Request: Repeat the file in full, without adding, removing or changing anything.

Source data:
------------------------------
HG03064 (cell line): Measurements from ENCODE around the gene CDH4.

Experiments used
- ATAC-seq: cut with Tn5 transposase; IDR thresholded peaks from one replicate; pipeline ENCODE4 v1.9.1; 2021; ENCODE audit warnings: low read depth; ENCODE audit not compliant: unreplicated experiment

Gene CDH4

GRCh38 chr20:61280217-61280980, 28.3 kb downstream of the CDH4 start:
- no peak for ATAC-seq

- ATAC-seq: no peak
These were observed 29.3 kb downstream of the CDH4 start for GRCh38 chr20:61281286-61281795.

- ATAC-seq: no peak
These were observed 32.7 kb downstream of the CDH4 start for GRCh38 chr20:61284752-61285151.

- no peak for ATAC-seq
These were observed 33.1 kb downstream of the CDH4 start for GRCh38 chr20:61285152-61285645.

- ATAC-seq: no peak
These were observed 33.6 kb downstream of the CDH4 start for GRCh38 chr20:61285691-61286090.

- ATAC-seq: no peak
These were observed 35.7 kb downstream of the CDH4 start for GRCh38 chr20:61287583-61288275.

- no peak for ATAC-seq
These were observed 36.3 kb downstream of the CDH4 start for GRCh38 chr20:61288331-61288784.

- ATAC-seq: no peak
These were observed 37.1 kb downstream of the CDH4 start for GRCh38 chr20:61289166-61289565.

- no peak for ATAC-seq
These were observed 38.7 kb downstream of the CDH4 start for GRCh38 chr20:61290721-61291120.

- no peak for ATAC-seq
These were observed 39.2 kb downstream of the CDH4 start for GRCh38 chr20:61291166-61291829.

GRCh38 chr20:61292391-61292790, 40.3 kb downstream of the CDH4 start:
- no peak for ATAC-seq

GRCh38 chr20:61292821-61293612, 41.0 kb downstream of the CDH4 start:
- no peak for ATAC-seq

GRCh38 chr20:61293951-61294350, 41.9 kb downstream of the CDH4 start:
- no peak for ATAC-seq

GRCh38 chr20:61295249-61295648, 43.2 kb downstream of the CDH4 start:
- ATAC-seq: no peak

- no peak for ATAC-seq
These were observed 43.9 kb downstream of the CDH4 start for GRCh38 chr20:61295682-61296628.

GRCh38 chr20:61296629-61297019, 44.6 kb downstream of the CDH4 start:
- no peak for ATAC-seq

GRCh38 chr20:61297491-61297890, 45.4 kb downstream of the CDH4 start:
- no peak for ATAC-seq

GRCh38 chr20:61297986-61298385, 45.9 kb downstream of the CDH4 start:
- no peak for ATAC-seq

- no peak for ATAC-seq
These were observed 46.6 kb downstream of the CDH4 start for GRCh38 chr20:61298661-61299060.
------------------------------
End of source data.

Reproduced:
HG03064 (cell line): Measurements from ENCODE around the gene CDH4.

Experiments used
- ATAC-seq: cut with Tn5 transposase; IDR thresholded peaks from one replicate; pipeline ENCODE4 v1.9.1; 2021; ENCODE audit warnings: low read depth; ENCODE audit not compliant: unreplicated experiment

Gene CDH4

GRCh38 chr20:61280217-61280980, 28.3 kb downstream of the CDH4 start:
- no peak for ATAC-seq

- ATAC-seq: no peak
These were observed 29.3 kb downstream of the CDH4 start for GRCh38 chr20:61281286-61281795.

- ATAC-seq: no peak
These were observed 32.7 kb downstream of the CDH4 start for GRCh38 chr20:61284752-61285151.

- no peak for ATAC-seq
These were observed 33.1 kb downstream of the CDH4 start for GRCh38 chr20:61285152-61285645.

- ATAC-seq: no peak
These were observed 33.6 kb downstream of the CDH4 start for GRCh38 chr20:61285691-61286090.

- ATAC-seq: no peak
These were observed 35.7 kb downstream of the CDH4 start for GRCh38 chr20:61287583-61288275.

- no peak for ATAC-seq
These were observed 36.3 kb downstream of the CDH4 start for GRCh38 chr20:61288331-61288784.

- ATAC-seq: no peak
These were observed 37.1 kb downstream of the CDH4 start for GRCh38 chr20:61289166-61289565.

- no peak for ATAC-seq
These were observed 38.7 kb downstream of the CDH4 start for GRCh38 chr20:61290721-61291120.

- no peak for ATAC-seq
These were observed 39.2 kb downstream of the CDH4 start for GRCh38 chr20:61291166-61291829.

GRCh38 chr20:61292391-61292790, 40.3 kb downstream of the CDH4 start:
- no peak for ATAC-seq

GRCh38 chr20:61292821-61293612, 41.0 kb downstream of the CDH4 start:
- no peak for ATAC-seq

GRCh38 chr20:61293951-61294350, 41.9 kb downstream of the CDH4 start:
- no peak for ATAC-seq

GRCh38 chr20:61295249-61295648, 43.2 kb downstream of the CDH4 start:
- ATAC-seq: no peak

- no peak for ATAC-seq
These were observed 43.9 kb downstream of the CDH4 start for GRCh38 chr20:61295682-61296628.

GRCh38 chr20:61296629-61297019, 44.6 kb downstream of the CDH4 start:
- no peak for ATAC-seq

GRCh38 chr20:61297491-61297890, 45.4 kb downstream of the CDH4 start:
- no peak for ATAC-seq

GRCh38 chr20:61297986-61298385, 45.9 kb downstream of the CDH4 start:
- no peak for ATAC-seq

- no peak for ATAC-seq
These were observed 46.6 kb downstream of the CDH4 start for GRCh38 chr20:61298661-61299060.